12. Hesperolinon californicum (Bentham) Small in N. L. Britton et al., N. Amer. Fl. 25: 86. 1907.
Linum californicum Bentham, Pl. Hartw., 299. 1849; L. californicum var. confertum A. Gray ex Trelease; L. congestum A. Gray var. confertum (A. Gray ex Trelease) Abrams
Herbs, (10–)20–40(–50) cm, glabrous or glabrate; branches from distal stem nodes, alternate, virgate (proximal unbranched main axis long in comparison to distal portion). Leaves alternate; stipular glands present; blade threadlike to linear, 10–25 × 1–1.5(–2) mm, base flat, not clasping, margins eglandular. Inflorescences: cymes monochasial, dense, sparingly branched, internodes short and flowers condensed or internodes long near base and flowers condensed at apices; bract margins eglandular. Pedicels 0.5–2(–5) mm, to 10 mm in fruit, ascending, not bent at apex. Flowers: sepals erect, lanceolate to narrowly ovate, 3.5–4 mm, subequal, margins minutely glandular-toothed, surfaces glabrous; petals widely spreading, white or partly pink, irregularly veined or flushed with pink or rose pink, obovate, (4–)6–8(–12) mm, apex obtuse, slightly erose; cup white, rim with petal attachments set in deep notches; stamens exserted; filaments (4–)5–7(–8) mm; anthers white to rose, dehisced anthers 2(–3) mm; ovary chambers 6; styles 3, white, (4–)5–7(–10) mm, exserted. 2n = 36.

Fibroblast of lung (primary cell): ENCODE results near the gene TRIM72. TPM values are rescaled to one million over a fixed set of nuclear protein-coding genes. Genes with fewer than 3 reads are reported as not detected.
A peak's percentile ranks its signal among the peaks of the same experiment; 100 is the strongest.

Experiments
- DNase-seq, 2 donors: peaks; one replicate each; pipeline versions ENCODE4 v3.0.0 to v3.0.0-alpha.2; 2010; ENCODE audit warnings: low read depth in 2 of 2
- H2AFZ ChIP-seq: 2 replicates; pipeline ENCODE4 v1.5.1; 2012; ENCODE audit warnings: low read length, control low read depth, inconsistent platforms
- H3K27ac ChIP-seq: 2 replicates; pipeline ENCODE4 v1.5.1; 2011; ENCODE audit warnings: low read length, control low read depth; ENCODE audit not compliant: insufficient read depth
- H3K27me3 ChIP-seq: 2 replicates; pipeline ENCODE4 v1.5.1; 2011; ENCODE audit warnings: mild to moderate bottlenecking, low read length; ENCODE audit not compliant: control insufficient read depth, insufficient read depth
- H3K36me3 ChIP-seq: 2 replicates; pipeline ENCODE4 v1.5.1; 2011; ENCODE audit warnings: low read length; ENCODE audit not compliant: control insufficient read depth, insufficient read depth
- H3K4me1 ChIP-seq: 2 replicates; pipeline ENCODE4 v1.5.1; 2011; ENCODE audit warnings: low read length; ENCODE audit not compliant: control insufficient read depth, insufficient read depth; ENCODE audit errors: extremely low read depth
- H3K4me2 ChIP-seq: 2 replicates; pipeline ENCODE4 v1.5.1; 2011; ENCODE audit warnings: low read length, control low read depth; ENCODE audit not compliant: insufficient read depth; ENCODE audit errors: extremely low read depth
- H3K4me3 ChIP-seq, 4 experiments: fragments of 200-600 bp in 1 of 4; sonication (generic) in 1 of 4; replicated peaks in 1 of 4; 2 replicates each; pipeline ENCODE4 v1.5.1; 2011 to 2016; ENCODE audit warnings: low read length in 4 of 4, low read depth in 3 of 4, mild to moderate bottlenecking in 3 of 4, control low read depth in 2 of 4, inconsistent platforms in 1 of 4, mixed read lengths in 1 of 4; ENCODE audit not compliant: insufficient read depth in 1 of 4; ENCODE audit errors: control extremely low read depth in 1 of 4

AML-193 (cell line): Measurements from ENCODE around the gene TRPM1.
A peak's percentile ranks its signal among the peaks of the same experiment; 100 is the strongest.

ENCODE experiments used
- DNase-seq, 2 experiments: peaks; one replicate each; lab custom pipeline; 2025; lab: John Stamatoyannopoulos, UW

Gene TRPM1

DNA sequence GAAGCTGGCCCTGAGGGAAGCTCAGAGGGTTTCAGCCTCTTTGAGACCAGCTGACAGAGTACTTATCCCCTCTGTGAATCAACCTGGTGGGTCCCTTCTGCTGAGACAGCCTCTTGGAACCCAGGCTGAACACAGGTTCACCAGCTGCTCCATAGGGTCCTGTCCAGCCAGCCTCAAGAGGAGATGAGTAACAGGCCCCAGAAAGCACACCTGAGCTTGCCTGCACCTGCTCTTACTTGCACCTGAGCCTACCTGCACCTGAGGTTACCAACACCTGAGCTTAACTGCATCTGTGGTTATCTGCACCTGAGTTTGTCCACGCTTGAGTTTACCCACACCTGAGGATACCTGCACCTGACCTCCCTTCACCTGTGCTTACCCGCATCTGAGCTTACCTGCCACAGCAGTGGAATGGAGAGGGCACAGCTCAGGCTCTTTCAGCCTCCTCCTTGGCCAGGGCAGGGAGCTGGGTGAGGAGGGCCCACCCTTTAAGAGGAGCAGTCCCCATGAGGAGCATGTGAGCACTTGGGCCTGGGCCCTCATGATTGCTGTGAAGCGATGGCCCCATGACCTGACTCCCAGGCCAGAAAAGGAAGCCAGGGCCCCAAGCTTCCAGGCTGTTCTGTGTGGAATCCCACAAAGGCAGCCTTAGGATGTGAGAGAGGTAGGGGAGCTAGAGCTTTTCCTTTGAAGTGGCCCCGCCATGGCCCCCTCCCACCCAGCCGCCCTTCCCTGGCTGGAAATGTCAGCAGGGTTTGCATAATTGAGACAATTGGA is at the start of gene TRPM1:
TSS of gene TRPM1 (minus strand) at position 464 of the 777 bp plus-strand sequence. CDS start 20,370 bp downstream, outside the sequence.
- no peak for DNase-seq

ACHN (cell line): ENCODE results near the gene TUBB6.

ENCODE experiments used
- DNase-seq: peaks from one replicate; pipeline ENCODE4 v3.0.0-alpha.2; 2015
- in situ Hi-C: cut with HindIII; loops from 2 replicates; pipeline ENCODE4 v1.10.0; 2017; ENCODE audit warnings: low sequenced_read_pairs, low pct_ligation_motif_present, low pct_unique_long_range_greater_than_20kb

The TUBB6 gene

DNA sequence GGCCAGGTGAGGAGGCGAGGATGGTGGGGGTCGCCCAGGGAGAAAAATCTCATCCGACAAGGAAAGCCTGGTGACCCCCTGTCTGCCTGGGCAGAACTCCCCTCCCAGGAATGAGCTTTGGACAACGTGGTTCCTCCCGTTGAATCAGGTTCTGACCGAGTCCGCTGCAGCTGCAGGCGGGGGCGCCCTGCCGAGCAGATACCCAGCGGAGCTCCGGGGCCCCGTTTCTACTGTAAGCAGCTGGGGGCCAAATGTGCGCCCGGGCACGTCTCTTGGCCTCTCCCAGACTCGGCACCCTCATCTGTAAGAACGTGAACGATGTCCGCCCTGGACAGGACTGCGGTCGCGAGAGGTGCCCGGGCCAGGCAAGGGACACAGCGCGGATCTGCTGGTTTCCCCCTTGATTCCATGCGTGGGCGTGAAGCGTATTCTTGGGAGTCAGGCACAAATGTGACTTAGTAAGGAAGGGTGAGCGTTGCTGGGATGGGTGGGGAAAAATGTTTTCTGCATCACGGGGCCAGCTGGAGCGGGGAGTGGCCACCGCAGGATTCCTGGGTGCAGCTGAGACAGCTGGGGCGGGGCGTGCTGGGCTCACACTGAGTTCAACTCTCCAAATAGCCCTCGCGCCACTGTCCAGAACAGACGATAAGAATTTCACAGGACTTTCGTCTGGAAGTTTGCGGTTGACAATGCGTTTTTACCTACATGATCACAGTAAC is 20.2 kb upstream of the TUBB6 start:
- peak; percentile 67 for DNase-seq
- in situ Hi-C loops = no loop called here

Flowering Apr–Jul. Rocky areas, chaparral, grassland, usually on serpentine soils; 30–1300 m; Calif.
Hesperolinon californicum usually occurs on serpentine soil in the central Inner Coast Ranges and on nonserpentine soil in the foothills east and west of the Sacramento Valley and west of the San Joaquin Valley.